An additional problem with streaming multimedia content is that the user must typically be connected to the same network as the server (e.g., the Internet) in order to receive the streaming multimedia content. If this connection is not maintained then the streaming of the multimedia content stops. This “continuous connection” limitation can be troublesome for many individuals, such as those using portable computers in locations that may not always have access to the appropriate network, or individuals who do not want to tie up a telephone line for their network connection while playing back the multimedia content.
The invention described below addresses these disadvantages, providing for the searching and recording of streaming media content.
In a networked client/server system, media content is streamed from the server to the client. A user of the client can search the media content to identify temporal locations that satisfy certain search criteria, and/or store the media content locally at the client for subsequent playback.
According to one aspect of the invention, indexes are maintained for each of different media streams that can be streamed to the client either individually or together for a multimedia presentation. The indexes store a correspondence between content for a media stream and temporal locations of that media stream. In response to a user search request, search criteria is compared to the appropriate index(es) to identify whether the search criteria matches any data in the index(es).
According to another aspect of the invention, in response to a user search request the search criteria from the search request is compared directly to the media stream data rather than to an index. This comparison is made to identify whether the search criteria matches any of the media stream data.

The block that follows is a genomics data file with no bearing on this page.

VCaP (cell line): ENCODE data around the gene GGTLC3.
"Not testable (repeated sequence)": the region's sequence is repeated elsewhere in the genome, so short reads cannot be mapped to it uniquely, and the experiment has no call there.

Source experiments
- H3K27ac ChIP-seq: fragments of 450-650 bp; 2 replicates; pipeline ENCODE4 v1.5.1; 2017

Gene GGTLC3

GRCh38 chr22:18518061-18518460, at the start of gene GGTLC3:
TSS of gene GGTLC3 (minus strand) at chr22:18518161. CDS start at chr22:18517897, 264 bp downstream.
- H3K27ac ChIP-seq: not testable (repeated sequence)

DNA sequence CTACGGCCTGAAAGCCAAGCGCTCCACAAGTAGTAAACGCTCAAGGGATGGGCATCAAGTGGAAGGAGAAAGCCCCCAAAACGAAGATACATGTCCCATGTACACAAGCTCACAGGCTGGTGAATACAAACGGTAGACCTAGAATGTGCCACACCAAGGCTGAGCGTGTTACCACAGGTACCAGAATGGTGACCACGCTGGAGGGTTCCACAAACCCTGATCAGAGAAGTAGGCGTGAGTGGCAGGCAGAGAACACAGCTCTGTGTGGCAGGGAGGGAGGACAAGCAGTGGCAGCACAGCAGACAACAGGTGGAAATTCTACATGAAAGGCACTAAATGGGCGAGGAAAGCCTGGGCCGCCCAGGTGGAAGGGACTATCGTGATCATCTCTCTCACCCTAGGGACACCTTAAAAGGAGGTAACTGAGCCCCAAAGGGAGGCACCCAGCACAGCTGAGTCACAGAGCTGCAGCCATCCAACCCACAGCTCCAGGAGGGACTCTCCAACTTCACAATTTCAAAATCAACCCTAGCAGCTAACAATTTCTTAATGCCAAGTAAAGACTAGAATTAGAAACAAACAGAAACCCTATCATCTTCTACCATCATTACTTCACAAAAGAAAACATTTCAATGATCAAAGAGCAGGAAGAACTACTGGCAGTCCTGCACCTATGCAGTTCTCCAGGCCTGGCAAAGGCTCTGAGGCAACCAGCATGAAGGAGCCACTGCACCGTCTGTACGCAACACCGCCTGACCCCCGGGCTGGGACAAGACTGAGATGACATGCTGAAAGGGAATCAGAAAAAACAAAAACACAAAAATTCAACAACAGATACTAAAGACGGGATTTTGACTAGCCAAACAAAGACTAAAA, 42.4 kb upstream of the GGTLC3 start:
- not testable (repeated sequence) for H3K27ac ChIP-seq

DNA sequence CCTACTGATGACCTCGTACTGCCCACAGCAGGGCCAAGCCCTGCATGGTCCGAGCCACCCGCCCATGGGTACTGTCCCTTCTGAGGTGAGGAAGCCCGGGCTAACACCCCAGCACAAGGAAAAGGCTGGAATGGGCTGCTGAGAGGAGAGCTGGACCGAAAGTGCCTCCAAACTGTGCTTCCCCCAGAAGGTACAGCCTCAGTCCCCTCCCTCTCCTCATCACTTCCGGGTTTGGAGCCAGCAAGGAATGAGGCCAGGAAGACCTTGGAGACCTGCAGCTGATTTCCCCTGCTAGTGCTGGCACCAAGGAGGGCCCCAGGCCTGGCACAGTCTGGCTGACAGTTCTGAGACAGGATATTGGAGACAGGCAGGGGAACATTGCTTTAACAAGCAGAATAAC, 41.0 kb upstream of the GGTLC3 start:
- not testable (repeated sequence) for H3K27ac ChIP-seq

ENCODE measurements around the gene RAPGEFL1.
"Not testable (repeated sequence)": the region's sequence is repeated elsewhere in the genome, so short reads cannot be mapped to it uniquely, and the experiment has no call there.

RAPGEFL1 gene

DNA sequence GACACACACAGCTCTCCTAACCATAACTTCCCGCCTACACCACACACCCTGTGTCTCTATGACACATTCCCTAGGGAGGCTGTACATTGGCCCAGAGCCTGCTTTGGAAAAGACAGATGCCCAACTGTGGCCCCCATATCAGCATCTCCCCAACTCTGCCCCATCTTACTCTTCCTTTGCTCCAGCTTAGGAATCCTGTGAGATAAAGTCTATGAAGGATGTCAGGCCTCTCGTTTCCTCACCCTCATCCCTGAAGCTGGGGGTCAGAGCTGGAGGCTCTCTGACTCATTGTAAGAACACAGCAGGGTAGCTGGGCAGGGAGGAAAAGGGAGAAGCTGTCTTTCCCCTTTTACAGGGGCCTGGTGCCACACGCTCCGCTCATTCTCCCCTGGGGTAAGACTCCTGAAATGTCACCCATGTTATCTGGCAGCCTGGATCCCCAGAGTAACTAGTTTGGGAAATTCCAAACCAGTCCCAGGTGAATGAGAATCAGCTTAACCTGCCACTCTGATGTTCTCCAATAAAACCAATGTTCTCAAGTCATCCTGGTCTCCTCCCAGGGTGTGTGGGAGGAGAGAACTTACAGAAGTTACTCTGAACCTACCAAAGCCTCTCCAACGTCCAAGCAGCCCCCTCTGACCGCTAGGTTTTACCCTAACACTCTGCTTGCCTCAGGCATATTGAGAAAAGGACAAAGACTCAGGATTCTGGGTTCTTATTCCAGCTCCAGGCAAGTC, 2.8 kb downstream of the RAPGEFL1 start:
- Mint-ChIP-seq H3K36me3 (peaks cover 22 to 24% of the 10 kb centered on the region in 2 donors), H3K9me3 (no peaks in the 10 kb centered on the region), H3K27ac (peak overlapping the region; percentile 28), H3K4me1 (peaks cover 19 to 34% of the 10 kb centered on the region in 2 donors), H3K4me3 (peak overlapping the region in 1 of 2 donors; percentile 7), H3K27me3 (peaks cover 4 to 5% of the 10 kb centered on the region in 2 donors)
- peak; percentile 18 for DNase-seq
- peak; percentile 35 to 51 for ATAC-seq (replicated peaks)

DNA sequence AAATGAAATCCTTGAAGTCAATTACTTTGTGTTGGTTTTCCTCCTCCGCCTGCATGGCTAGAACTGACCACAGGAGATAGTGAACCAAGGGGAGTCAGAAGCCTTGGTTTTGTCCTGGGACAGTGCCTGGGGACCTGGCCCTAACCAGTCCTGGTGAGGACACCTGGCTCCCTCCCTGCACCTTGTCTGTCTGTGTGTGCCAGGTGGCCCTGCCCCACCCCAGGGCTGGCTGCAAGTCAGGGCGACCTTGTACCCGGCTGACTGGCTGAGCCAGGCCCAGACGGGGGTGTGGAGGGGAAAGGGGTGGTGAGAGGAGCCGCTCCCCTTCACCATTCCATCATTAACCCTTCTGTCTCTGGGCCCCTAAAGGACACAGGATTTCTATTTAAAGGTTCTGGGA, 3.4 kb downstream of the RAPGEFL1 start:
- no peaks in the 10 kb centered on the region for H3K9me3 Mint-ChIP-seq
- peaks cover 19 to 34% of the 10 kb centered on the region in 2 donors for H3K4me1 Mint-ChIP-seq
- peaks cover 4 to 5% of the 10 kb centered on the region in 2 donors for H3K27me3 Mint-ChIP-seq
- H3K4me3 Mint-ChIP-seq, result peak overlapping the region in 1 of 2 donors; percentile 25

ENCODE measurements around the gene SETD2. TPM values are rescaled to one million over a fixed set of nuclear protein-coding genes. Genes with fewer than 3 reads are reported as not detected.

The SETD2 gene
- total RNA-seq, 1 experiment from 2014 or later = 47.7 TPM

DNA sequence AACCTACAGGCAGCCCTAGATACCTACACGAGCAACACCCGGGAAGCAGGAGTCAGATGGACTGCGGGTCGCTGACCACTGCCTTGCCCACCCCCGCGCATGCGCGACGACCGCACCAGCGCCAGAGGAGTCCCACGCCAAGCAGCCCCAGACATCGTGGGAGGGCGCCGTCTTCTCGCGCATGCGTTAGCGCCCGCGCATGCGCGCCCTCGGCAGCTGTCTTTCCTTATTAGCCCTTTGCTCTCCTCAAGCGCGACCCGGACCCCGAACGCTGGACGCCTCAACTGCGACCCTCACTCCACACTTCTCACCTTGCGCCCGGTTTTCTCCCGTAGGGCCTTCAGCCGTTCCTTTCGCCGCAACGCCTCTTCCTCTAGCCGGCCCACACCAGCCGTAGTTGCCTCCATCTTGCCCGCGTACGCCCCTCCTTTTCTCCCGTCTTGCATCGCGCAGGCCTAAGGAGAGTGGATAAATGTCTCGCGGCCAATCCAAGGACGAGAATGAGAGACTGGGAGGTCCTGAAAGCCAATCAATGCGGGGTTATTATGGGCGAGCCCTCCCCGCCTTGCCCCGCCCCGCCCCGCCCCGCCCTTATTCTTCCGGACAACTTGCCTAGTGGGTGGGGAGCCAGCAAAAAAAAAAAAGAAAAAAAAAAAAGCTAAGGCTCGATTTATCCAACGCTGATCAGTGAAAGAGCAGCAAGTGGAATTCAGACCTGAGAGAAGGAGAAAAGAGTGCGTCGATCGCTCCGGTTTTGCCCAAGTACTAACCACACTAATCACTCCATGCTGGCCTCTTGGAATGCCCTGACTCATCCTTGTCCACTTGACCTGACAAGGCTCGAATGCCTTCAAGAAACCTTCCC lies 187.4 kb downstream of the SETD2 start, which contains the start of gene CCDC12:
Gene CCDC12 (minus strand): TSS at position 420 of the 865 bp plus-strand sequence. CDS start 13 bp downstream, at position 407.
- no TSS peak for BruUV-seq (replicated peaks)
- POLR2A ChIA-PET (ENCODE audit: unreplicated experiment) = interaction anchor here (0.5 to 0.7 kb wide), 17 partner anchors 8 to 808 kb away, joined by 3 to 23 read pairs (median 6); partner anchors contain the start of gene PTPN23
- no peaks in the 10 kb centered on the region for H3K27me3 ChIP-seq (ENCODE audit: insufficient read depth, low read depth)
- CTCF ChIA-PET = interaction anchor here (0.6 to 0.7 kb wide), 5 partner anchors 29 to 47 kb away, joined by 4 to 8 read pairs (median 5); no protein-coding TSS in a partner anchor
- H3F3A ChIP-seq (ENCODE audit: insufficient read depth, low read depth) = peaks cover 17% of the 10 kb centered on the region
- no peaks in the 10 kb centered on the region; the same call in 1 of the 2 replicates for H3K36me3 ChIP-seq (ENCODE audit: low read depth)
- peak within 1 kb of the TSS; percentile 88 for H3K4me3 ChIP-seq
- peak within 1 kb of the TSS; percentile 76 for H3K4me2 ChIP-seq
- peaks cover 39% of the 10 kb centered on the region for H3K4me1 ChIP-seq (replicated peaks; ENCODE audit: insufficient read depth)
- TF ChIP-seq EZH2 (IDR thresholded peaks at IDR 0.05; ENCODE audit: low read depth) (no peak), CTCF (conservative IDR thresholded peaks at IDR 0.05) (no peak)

According to another aspect of the invention, if data matching the search criteria is found (either in an index or the media stream data), then the media server “seeks” to a temporal location of the media stream identified by the matching data. The server then proceeds to stream the media content to the client beginning at that temporal location.
According to another aspect of the invention, a search request and corresponding search criteria are compared to multiple media streams (either directly or indirectly via associated indexes). Thus, a single search request can be used to search through all of the media streams of a multimedia presentation.
According to another aspect of the invention, the multiple media streams of a multimedia presentation are streamed from the server to the client and stored locally by the client. A markup document, referencing the multiple media streams also stored locally at the client, is generated and stored at the client. Thus, a user can play back the locally stored multimedia presentation at a later time when not coupled to a network and thus not able to receive streaming media from the server.